The Tamzin Dress

By Hand London

The tricky part about pattern testing is that you’re not always guaranteed a dress that you’ll end up loving and wearing afterwards. Sometimes the fit isn’t exactly your style, other times you make it in a fabric you’re not in love with just in case it doesn’t work out, but then new projects pop up and you never get around to making it in your dream fabric. 

Other times you make the pattern up and it instantly becomes your favourite new dress that you want to wear every single day. That was the case with the new Tamzin Dress from By Hand London. 

 

 

The Tamzin is described as a folk dress with a square neckline, 3/4 sleeves and a gathered skirt (both with tuck details) and 2 different waist tie options.  The neckline has an external facing so that you can have fun with different embroidery or beading techniques. As with all of By Hand London’s new designs, the dress has the option of either the standard B cup or the new D cup size band (just note that the D cup band starts with a US size 12)

I really like the way that By Hand London patterns are organized. I find it easy to reference the information such as yardage and notions needed and see the layouts (even if I don’t use them). The tucks were surprisingly easy to do and gave a really nice (and original) look to the dress. And that neckline is beautiful! There are so many embellishing opportunities with this dress.

So, as I mentioned, I didn’t use the cutting layout for the dress. I rarely do, but in this case I definitely didn’t want to. I have to admit, I absolutely hate cutting out rayon. I love the way it looks and the way it feels on and you can always find the most amazing prints, but it is slippery and it hates to stay in one place when you’re cutting it. You lay it out flat, and then if you breathe too hard you find that you need to start all over again. I figured that if I tried to cut on the fold and the layers slipped, it would be really obvious since there is a very clear grid on my fabric. So, using it to my advantage, I cut everything out flat and used the lines on the fabric to line up the pieces instead of measuring to the selvedge.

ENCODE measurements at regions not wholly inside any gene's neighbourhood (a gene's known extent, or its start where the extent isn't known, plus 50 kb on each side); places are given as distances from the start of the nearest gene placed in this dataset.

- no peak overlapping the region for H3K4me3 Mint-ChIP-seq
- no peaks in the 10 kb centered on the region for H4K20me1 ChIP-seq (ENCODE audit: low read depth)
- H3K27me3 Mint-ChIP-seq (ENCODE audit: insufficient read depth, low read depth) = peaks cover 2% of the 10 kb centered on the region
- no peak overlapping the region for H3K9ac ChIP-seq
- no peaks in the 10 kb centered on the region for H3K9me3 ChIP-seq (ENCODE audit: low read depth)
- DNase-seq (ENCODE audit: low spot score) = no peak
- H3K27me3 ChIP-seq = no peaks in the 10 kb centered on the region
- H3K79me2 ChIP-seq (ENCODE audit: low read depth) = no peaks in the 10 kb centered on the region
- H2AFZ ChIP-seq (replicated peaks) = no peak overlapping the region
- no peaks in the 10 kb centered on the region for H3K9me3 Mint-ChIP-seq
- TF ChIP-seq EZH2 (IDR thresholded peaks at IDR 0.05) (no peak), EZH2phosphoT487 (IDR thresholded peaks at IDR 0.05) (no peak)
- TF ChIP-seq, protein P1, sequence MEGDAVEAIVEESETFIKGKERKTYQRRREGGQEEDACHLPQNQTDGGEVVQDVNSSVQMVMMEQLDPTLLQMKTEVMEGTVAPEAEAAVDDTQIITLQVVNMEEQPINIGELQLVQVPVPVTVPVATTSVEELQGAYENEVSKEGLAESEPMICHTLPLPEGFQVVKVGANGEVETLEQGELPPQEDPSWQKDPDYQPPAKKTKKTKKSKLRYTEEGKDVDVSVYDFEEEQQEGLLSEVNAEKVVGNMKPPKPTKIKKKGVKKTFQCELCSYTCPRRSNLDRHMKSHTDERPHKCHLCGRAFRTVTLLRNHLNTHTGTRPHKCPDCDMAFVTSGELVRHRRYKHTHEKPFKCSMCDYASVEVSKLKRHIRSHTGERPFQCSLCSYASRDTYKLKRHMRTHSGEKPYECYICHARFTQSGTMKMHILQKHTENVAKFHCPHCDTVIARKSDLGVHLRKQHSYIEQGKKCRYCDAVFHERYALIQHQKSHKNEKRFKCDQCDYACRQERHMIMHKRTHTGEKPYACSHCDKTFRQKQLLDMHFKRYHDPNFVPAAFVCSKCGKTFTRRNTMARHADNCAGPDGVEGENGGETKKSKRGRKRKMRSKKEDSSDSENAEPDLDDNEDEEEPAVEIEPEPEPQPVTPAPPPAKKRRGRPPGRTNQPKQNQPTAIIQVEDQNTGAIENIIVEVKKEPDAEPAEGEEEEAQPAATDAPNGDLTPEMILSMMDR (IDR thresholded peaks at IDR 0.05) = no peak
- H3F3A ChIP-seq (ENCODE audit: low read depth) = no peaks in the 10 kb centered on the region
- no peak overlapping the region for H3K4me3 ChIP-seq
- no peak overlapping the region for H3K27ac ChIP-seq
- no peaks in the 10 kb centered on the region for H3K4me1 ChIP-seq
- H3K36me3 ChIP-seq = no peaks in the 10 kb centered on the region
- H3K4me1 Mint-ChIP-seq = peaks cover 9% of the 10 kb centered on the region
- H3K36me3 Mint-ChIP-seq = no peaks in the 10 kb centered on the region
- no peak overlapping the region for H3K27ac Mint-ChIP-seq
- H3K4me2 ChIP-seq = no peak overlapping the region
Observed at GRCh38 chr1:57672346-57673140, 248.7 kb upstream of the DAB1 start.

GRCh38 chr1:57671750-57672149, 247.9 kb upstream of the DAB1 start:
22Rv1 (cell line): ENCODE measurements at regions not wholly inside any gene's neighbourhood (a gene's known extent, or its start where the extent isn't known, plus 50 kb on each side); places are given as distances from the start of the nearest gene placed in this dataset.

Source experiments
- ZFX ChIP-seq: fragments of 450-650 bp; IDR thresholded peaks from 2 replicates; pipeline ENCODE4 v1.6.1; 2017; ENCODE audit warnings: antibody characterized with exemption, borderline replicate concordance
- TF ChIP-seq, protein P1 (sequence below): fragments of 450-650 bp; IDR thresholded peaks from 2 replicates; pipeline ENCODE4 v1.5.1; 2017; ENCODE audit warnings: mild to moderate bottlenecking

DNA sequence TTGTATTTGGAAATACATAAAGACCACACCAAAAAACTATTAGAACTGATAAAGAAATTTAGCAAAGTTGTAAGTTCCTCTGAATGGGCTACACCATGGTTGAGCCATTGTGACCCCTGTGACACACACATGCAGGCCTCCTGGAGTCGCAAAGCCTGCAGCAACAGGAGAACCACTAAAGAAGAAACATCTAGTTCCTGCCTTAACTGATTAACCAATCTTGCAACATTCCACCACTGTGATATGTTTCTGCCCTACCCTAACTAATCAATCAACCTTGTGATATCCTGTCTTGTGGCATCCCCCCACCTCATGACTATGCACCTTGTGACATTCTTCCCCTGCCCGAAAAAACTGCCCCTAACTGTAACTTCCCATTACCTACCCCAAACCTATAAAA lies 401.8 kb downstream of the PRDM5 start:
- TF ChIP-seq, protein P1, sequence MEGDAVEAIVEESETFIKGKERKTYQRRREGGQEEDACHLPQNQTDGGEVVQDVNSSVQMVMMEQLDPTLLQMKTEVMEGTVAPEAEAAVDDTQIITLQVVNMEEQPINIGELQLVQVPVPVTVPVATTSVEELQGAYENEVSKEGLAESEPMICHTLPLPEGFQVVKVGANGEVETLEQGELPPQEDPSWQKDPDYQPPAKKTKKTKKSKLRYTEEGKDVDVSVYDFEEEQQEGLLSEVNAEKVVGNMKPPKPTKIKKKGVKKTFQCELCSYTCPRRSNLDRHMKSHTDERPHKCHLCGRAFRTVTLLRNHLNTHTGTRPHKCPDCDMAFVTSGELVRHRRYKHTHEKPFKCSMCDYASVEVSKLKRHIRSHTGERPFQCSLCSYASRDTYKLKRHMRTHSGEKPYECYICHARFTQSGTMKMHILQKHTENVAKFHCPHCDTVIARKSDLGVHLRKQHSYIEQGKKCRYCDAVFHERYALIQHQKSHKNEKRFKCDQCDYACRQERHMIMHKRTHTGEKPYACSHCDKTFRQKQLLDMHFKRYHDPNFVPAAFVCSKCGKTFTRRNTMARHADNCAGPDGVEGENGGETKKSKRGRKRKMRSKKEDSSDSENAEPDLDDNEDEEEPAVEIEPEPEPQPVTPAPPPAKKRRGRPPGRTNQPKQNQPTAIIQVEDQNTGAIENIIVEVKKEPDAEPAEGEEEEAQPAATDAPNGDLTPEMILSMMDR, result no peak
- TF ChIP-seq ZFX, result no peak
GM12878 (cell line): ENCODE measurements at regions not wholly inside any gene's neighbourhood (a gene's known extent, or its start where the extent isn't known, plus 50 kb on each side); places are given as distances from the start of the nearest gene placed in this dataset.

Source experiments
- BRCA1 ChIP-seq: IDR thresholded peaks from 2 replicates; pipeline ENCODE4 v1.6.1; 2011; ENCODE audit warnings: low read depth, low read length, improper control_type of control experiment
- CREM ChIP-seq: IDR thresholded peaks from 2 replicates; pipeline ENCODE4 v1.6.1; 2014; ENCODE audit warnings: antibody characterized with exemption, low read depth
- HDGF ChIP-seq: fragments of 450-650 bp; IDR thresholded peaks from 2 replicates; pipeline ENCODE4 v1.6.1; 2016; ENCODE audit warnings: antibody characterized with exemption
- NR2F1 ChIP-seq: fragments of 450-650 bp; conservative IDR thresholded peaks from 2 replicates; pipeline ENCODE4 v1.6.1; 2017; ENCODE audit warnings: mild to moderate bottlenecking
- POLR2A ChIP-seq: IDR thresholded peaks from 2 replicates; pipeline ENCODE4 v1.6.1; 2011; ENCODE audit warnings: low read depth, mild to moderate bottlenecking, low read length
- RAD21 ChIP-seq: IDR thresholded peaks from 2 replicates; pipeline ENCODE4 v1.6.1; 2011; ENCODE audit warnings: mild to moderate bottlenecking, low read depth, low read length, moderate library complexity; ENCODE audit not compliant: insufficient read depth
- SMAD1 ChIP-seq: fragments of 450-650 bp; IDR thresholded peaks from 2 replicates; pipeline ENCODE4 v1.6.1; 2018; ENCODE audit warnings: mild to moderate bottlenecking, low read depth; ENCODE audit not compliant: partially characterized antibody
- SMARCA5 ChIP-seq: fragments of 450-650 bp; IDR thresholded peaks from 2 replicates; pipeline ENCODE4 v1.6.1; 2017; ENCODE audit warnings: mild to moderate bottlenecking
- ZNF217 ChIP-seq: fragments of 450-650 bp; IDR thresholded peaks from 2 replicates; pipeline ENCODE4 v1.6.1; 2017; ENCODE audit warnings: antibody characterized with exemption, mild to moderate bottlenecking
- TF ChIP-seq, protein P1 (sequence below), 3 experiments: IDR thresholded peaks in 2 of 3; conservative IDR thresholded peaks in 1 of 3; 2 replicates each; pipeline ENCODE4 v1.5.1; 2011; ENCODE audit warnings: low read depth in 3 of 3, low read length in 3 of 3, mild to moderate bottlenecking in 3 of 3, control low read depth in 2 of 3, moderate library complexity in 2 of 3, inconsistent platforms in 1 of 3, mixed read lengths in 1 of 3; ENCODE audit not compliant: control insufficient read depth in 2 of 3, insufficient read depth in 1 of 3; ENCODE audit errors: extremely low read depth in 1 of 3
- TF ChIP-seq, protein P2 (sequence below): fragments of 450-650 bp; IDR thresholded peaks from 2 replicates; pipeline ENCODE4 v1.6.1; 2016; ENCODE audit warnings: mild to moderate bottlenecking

Dress Details

Size: US 12 / D-Cup

View Made: Variation 1: Front Ties

Adjustments Needed: I shortened the sleeves by 1.5″. I also shortened the skirt (See comment in changes made)

 Fabric: Rayon from Tania Textiles (Quebec City)

Changes Made: I (unintentionally) changed the size of the tucks in the skirt. I miscalculated how much to shorten the skirt by, and when I tried it on, I found that I didn’t love the length (I had shortened it to just above the knee). So, I decided that I loved the dress too much to not to fix it and resewed the tucks at 1″ instead of 1.5″. That ended up giving me back 3″ of length and I love how that turned out. 

 

 

 

I love how easy it is to throw on the Tamzin and go. I have found in the past that dresses with no structure and no zips or other closures drown me in fabric, especially because I am a big fan of sleeves (less chance of getting a sunburn) and midi-length skirts. I usually find it helps to add a belt or some sort of tie. This dress has the tie included which makes it so much easier to get ready. It’s also helpful for this post (mid) quarantine time where we have gotten used to wearing things a little comfier and a lot more forgiving. This dress is the ultimate secret pyjamas that just look so nice!

 

 

Final Thoughts

I love this dress. It is one of my new favourites and I can’t wait to make more versions of it. I think it would look really nice is a fall weight fabric (like a lightweight wool), in some sort of houndstooth or herringbone print with with a contrasting collar and also with hacked sleeves that are more of a puffed shape (by adding elastic into the sleeve hem). I also love the addition of the D-cup band in By Hand London patterns. With the time I save from doing an FBA, I can work on other fun hacks to the patterns.

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